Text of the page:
Why Don't Our Managers Identify High-Potential Workers?
Dear New Year:
Congratulations on identifying "up and comers" in your organization. This group of people will build the talent you need for the future, so you are on the right track. It is crucial to involve your managers early on in the identification process and provide them with a systematic framework for discussing the skills of the individuals thus identified. It's also important that you have discussions internally about the candidates.
You should describe the approach, the various steps, and the definitions with your supervisors and managers long before you embark on this process. This will save you headaches downstream, should some manager's favorite employee not make the list and he or she decides to challenge the methodology and outcome … and thus challenge you.
What Does Not Work
Your biggest challenge is that managers typically do not know how to identify a high-potential employee or how to predict behavior. This results in a lack of consistency and reporting. Other pitfalls include:
- Nominations in a vacuum - what you end up with is a list of friends of key stakeholders, not necessarily your best people
- Filling out a bunch of forms and using an overly complicated checklist of skills
- Managers ranking individuals on a nine-box grid.
Identify the task
It is politically savvy to solicit input from senior executives before you construct final criteria and lay out the process to follow. After a draft of criteria and the approach, the senior HR officer (or whomever gave you the assignment) should inform senior management what the organization is doing and how it will define people with high potential—and what happens to the list.
Next, interview your managers and ask them to characterize the employee being discussed. Use this definition of high potential: 'Which individuals in your department that could play a larger role in this company and ultimately advance to the executive table, if we adequately prepare them?' (Be sure to mention that "development might take several years, but these people could advance over time to a job with broader responsibilities, if developed properly. Don't fall into the trap of specifying a certain position or a timeframe, since organizations/titles/jobs change.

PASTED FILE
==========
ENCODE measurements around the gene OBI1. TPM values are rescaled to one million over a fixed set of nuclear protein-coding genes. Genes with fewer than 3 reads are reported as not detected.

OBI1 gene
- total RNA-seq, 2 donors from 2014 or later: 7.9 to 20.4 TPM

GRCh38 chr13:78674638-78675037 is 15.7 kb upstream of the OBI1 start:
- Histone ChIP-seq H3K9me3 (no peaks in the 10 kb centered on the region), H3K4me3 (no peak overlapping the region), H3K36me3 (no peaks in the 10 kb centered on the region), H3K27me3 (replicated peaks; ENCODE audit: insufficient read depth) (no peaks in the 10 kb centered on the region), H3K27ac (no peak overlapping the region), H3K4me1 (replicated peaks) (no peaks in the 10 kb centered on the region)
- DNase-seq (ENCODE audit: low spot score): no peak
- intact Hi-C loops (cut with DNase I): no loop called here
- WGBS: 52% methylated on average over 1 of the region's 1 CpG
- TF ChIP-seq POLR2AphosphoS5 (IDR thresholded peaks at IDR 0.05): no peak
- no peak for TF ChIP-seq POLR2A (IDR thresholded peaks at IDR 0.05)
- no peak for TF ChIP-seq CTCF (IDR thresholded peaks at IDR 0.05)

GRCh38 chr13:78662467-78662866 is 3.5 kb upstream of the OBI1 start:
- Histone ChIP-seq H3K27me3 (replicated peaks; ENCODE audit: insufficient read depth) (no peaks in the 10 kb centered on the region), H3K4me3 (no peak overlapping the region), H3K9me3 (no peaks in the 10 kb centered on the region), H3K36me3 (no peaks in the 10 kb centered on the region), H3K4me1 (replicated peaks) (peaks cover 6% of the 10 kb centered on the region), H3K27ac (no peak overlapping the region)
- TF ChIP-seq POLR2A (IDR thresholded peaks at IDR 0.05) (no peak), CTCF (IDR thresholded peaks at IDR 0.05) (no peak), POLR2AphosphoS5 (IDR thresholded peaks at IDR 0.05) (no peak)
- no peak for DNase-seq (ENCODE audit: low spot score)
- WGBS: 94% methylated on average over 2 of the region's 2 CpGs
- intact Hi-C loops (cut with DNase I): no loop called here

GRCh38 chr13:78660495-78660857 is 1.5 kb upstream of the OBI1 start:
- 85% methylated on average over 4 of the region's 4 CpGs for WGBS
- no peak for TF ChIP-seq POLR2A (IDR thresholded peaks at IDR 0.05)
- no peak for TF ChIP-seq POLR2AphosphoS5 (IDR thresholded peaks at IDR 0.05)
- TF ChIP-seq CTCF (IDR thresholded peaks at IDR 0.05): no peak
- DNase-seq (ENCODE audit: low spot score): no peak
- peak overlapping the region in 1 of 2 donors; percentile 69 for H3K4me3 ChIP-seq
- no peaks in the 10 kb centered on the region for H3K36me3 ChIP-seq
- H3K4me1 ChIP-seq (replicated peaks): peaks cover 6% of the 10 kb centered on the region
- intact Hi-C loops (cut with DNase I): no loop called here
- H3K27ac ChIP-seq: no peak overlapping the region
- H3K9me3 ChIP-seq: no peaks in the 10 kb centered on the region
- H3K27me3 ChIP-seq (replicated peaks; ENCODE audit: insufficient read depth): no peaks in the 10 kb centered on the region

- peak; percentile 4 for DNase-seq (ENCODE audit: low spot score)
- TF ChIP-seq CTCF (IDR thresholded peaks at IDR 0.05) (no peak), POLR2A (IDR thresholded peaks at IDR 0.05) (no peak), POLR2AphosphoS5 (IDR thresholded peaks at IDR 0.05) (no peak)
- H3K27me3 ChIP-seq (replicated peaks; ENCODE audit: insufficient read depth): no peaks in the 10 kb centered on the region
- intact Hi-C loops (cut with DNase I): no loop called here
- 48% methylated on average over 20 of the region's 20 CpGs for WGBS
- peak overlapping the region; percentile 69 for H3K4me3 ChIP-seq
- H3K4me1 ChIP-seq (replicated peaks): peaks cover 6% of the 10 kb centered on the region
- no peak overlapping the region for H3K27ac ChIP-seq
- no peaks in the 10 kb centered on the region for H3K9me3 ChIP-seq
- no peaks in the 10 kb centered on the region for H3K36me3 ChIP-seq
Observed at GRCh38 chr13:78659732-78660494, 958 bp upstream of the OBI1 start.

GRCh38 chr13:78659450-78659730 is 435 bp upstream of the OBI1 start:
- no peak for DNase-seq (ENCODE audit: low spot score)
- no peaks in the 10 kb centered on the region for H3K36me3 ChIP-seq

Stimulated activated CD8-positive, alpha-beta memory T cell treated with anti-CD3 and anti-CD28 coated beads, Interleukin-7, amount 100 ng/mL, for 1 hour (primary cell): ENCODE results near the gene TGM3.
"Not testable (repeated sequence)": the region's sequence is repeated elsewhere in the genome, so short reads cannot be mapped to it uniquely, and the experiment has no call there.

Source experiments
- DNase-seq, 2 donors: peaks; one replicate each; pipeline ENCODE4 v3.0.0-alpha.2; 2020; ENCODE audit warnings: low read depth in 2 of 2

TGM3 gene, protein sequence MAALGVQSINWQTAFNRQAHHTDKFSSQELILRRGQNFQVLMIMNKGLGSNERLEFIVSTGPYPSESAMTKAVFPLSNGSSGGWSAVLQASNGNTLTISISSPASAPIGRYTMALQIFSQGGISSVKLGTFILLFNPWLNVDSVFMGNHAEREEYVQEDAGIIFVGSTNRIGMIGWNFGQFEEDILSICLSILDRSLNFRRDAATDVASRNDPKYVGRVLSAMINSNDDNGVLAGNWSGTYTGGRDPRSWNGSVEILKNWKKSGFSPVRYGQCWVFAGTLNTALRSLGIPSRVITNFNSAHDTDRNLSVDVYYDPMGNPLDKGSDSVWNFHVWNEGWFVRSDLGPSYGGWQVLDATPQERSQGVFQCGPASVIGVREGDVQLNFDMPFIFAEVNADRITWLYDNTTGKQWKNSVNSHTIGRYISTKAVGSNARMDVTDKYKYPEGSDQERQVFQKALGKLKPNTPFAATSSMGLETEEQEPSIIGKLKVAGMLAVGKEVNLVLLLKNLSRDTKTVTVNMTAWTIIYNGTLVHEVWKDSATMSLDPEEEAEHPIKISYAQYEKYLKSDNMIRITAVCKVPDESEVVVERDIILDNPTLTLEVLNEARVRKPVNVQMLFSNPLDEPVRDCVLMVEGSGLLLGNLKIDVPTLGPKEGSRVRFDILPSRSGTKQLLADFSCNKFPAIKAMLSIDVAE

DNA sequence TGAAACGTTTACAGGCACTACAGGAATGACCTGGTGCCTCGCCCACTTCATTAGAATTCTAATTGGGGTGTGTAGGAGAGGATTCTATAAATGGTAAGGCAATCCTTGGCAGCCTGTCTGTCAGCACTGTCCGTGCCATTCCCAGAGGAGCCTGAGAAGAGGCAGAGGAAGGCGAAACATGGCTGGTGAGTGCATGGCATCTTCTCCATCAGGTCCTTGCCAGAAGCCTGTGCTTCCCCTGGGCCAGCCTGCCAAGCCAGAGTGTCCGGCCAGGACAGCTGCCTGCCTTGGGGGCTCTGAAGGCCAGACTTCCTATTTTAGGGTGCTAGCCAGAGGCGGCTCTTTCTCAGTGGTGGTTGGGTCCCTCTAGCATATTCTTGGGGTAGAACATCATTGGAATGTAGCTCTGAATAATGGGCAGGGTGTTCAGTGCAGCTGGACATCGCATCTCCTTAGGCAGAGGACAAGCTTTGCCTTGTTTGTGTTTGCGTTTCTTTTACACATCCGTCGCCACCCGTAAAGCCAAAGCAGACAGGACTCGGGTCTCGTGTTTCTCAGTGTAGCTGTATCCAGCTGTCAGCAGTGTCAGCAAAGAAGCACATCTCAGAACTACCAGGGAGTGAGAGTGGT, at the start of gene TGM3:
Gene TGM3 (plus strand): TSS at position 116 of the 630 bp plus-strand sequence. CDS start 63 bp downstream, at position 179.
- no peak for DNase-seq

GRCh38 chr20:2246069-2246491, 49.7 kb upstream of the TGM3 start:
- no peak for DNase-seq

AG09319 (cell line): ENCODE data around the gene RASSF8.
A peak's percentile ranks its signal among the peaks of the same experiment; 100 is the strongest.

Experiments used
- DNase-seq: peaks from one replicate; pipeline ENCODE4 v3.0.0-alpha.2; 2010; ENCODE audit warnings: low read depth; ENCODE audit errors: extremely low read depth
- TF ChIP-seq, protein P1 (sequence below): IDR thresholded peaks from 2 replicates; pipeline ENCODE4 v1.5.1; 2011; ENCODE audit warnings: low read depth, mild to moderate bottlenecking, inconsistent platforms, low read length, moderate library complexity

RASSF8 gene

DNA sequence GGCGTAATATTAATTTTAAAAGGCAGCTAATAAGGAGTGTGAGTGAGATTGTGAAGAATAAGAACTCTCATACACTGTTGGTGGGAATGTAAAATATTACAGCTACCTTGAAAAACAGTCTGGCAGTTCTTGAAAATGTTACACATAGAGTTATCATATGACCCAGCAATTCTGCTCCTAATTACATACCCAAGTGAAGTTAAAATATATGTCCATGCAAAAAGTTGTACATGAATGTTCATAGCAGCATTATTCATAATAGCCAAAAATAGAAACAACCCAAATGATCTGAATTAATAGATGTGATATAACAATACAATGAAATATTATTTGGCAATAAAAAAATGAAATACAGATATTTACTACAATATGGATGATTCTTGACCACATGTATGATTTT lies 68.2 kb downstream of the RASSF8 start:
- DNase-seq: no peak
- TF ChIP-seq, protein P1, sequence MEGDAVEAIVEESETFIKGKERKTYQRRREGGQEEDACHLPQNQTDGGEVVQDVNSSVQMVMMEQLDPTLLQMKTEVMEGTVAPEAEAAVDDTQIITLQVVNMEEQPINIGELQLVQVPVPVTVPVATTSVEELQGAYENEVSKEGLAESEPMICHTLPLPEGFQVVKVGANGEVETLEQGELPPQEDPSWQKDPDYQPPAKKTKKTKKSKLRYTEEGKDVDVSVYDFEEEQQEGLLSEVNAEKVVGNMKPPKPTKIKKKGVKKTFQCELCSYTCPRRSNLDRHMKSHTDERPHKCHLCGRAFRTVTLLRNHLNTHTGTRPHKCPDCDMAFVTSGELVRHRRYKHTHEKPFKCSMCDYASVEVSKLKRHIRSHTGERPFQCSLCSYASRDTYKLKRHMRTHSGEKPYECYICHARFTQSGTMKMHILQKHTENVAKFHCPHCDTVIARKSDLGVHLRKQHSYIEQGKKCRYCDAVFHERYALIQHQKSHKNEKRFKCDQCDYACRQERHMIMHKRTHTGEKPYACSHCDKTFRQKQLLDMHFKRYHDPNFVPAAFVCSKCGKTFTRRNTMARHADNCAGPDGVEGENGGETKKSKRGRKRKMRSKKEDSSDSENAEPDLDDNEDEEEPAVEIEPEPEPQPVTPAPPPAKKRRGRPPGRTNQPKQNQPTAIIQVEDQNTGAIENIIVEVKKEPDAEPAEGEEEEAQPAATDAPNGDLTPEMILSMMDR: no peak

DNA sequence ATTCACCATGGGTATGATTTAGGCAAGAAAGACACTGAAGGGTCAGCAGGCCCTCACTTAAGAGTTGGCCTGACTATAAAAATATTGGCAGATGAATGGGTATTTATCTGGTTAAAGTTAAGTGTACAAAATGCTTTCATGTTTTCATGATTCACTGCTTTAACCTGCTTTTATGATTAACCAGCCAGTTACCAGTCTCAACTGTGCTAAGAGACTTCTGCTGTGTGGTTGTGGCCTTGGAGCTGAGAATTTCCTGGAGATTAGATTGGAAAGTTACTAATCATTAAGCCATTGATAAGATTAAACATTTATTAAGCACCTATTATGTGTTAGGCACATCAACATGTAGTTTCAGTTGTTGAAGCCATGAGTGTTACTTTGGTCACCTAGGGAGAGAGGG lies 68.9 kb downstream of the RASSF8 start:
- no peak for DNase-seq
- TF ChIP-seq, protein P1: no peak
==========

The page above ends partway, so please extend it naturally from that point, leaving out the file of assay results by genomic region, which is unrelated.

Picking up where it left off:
Provide them with a copy of the rating scheme and criteria. Use the following scale:
This individual would be rated by their peers and others they work with as:
- Absolutely one of your best employees
- Better than most workers
In terms of how they approach their work, the individual is viewed as:
Constructively dissatisfied, driven to make the organization continually better for your customers and their fellow employees.
A voracious learner that consistently seeks feedback, who learns from mistakes and applies what is learned to make improvements.
In terms of day to day work, this employee:
- Always gets results
- Is willing to do whatever it takes
- Always can be counted upon
In terms of collaboration, the individual is:
- Viewed as a team player by peers and management
- Someone that everyone likes and, is a 'go-to' person
- Someone who always finds common ground with others/gains cooperation and, advances the issue.
Looking to the future
- The employee would be on management's short list.
- If this individual was promoted today, it would be viewed throughout the organization as a solid move by management.
What happens immediately after the list is prepared
Employees with a preponderance of exceptional marks are most likely those with high potential. Ask your senior management team to meet so you can present your methodology and the eventual outcome. It is also necessary for the individual who gave you the task to back your effort. Keep the list active and circulate it to your chief executives.
After the list is made
- Do not let the list become an end state—it must constantly be revisited
- Track what happens to the high potentials. Which types of career development are they getting? Give them stretch assignments to test them out.
- Ask your chief executives to inquire about the individuals when making in-person visit, possibly even planning a lunch with them.
You are on to something very important. Keep up the good work.
SOURCE: Charlie Bishop, CoralBridge Partners, Chicago
The information contained in this article is intended to provide useful information on the topic covered, but should not be construed as legal advice or a legal opinion.